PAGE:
Computer vision models deployed on an edge device such as an NVIDIA Jetson do not need a regular network connection to run inference. You can run a model locally, on your device. If necessary, you can send inference results across your network when a connection is available.

In this guide, we are going to discuss how to deploy computer vision models offline using Roboflow Inference, an open source scalable inference server through which you can run fine-tuned and foundation vision models.

We will show how to:

  1. Configure a model for use with Inference
  2. Set up Inference
  3. Run a vision model on an image and webcam

Here is an example of predictions from a shipping container detection model that runs offline:

Without further ado, let’s get started!

What is Roboflow Inference?

Roboflow Inference is an inference server on which you can run fine-tuned and foundation computer vision models. With Inference, you can deploy object detection, classification, and segmentation models on an edge device, allowing local – and offline – access. You can make HTTP requests to retrieve model predictions from Inference, or the Python SDK.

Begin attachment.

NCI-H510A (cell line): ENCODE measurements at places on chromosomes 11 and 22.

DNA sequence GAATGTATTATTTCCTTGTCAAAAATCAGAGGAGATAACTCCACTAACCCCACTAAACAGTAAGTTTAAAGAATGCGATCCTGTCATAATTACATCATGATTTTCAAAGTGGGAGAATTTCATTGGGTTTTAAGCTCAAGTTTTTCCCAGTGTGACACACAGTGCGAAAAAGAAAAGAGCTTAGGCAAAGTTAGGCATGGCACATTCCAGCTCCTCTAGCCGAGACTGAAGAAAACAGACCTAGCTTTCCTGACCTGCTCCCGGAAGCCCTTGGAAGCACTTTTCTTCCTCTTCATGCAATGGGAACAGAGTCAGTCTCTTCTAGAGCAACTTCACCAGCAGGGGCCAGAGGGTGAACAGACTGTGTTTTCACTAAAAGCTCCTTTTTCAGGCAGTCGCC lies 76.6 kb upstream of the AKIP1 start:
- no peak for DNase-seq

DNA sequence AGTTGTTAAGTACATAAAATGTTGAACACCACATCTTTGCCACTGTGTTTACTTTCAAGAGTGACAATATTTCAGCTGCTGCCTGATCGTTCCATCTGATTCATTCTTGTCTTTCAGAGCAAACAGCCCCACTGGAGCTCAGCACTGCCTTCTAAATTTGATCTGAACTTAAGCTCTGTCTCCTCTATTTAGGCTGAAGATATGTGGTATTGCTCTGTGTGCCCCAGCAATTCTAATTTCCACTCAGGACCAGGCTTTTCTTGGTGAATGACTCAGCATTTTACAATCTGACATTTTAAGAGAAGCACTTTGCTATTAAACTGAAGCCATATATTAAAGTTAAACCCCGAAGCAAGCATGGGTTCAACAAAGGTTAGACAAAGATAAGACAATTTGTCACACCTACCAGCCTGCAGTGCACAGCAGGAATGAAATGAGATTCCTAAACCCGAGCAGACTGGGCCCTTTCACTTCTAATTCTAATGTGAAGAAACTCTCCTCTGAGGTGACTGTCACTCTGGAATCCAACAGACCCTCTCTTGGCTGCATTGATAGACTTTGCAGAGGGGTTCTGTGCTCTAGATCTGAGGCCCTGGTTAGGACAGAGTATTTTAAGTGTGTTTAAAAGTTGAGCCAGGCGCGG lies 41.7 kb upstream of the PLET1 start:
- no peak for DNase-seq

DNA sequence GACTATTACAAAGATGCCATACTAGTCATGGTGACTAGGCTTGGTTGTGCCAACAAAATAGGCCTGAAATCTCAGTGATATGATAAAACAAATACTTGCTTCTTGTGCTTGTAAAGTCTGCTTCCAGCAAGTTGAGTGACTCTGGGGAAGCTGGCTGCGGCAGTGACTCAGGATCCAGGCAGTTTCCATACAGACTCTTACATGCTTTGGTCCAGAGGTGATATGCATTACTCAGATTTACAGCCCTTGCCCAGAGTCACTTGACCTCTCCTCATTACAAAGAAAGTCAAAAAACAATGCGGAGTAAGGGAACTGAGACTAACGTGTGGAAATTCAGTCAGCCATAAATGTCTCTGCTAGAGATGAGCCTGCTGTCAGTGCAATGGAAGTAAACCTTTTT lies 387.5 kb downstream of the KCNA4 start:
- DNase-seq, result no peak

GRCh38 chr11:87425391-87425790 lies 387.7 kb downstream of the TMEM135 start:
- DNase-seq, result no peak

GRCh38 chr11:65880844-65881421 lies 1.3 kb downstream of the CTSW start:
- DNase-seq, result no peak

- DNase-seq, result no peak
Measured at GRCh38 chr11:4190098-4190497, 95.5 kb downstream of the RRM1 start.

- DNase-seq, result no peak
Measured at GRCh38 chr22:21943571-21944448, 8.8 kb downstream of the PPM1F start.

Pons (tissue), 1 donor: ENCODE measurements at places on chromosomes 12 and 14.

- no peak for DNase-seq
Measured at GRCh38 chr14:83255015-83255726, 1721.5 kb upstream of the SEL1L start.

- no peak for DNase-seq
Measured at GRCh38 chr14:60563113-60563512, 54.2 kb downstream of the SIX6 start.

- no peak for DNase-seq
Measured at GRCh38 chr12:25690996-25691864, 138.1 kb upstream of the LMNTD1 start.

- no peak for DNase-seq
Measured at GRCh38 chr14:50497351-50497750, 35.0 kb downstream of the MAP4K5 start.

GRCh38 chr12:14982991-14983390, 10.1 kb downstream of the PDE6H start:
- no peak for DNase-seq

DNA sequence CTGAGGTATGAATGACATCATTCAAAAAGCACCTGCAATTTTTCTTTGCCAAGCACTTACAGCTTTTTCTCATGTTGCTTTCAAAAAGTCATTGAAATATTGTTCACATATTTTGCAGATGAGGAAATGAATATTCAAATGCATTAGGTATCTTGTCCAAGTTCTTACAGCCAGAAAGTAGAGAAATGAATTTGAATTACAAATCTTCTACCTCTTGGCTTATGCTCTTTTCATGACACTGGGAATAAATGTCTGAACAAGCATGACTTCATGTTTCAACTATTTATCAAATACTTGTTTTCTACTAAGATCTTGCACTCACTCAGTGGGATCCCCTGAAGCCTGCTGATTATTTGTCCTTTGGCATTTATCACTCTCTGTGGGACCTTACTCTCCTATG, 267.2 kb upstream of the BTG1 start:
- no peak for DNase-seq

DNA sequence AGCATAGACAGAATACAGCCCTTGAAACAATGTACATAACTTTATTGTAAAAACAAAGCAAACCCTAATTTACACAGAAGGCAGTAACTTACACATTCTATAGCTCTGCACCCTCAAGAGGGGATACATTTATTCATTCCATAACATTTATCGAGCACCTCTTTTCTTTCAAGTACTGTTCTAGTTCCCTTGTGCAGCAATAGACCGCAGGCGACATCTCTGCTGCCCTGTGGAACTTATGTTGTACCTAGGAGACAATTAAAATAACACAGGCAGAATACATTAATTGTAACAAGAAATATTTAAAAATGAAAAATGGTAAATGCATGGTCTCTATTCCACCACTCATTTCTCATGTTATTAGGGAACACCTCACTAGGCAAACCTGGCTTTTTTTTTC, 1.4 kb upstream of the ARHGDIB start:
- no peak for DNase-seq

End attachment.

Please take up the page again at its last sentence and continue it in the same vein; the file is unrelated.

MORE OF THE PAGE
Inference has been built with edge deployment in mind. You can run vision models on ARM devices like the Raspberry Pi, CUDA-enabled devices such as the NVIDIA Jetson (with TRT support), x86 devices, and more.

Inference is production-ready. The Inference codebase powers millions of API calls made to Roboflow’s hosted inference API, as well as edge devices in enterprises with complex computer vision deployments.

To learn about how Inference is licensed, refer to the Roboflow Licensing guide.

With Inference, you can run the following models offline:

  • YOLOv5 for object detection, classification, and segmentation
  • YOLOv7 for segmentation
  • YOLOv8 for object detection, classification, and segmentation
  • CLIP